The prep time for the creme is about 30 minutes or as long as it takes your cream cheese to come to room temperature.
Let’s start with the crust, so that it has plenty of time to cool completely before putting the creme filling in it.
Take the plastic wrapped Pate Sucree from the refrigerator. If it has been refrigerated for more than an hour you’ll want to allow the dough to soften just slightly before beginning to roll out. (several minutes depending upon the warmth of your kitchen). Unwrap and on a floured surface roll out into an 11″ round (if using a 9″ tart pan) You can use the bottom of your tart pan for a gauge.
Roll out the dough to 1/8″ thick (erring on the side of thicker). Try to work quickly. the initial rolling will involve some force on the center of the dough as it is cold and relatively hard.
Next you’ll want to place the dough in the tart pan and press it quickly into the shape of the pan. Roll your pin across the top of the pan to cut off any excess crust. (though it should be little)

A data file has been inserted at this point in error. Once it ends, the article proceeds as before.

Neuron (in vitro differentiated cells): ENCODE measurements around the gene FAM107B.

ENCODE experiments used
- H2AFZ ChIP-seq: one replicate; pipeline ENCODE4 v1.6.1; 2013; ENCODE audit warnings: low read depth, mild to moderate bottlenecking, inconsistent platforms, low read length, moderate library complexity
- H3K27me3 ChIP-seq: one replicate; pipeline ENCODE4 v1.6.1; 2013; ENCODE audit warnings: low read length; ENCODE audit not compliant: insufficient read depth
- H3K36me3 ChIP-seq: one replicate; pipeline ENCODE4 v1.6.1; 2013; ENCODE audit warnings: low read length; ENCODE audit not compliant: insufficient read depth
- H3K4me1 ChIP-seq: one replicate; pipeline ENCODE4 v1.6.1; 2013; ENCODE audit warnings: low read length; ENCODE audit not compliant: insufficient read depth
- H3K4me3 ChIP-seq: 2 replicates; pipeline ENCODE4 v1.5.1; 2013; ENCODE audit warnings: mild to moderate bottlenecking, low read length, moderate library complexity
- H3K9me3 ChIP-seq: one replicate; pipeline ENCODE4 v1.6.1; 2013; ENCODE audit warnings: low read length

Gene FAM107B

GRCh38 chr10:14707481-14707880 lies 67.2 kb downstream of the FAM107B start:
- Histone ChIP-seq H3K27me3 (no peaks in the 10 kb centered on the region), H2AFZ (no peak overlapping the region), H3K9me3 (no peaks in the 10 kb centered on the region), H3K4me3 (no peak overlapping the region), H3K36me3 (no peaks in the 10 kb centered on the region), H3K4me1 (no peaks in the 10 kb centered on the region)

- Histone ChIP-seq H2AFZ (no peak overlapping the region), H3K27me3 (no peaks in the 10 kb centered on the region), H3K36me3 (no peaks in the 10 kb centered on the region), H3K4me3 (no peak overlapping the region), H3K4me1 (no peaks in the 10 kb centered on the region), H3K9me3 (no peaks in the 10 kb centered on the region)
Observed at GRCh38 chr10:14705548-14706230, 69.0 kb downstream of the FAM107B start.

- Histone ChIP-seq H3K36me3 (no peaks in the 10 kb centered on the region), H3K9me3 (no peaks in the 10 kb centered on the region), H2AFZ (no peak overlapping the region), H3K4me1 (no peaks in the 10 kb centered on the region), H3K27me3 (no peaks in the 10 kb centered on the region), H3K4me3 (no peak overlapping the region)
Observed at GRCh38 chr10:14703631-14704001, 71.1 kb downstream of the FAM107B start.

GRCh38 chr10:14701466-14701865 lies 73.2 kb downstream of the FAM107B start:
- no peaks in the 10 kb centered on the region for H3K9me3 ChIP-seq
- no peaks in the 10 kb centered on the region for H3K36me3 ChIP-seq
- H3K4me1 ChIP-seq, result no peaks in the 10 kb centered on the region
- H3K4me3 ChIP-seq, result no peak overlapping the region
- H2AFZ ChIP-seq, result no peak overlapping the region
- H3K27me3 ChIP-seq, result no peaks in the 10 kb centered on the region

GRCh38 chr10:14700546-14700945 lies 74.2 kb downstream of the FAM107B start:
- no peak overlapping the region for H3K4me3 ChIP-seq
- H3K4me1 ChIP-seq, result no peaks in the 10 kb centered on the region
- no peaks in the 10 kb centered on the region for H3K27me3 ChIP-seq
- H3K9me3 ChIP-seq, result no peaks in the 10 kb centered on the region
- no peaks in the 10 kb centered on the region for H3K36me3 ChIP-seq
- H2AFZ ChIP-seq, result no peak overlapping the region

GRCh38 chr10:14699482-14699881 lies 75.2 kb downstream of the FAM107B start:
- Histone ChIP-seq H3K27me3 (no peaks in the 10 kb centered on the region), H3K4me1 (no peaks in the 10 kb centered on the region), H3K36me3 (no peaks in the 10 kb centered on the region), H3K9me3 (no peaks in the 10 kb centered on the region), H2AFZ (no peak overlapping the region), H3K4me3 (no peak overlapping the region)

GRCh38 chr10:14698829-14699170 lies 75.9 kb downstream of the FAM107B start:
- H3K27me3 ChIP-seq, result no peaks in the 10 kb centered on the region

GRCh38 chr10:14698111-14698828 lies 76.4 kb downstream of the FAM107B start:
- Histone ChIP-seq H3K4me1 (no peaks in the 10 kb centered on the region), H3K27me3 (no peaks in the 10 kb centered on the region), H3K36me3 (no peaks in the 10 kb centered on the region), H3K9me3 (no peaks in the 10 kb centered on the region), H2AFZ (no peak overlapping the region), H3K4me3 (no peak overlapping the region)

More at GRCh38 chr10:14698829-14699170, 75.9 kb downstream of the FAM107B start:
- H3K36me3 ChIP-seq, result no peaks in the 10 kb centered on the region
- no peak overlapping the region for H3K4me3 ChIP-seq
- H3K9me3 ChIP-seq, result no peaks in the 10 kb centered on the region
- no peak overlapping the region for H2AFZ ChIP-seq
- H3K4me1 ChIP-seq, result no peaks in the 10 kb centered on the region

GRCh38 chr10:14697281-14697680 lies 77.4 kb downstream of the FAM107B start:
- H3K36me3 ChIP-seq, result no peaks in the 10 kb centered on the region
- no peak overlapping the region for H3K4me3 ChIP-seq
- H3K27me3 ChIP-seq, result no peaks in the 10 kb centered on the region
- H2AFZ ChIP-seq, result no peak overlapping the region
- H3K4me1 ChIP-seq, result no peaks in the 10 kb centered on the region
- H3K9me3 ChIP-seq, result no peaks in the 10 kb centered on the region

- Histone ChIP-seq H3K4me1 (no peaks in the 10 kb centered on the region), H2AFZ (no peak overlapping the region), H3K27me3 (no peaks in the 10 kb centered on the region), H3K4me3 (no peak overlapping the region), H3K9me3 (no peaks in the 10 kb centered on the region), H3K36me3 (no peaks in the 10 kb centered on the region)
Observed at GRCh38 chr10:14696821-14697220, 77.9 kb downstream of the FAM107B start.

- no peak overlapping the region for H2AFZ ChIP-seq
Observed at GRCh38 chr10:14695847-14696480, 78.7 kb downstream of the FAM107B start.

The cold crust may tear a bit when rolling it out. Never fear – it is much hardier, and malleable than it looks. You can mend the tears by pressing the dough with your fingers.
Poke the bottom of the crust all over with a fork. (so when it bakes the crust doesn’t get air trapped beneath it and bubble up).
Place the completed crust in the tart pan in the refrigerator for at least 30 minutes to cool the dough again prior to baking.
While the crust is in the refrigerator, you can start the fig topping (It can be made several days ahead and refrigerated in an airtight container if you wish)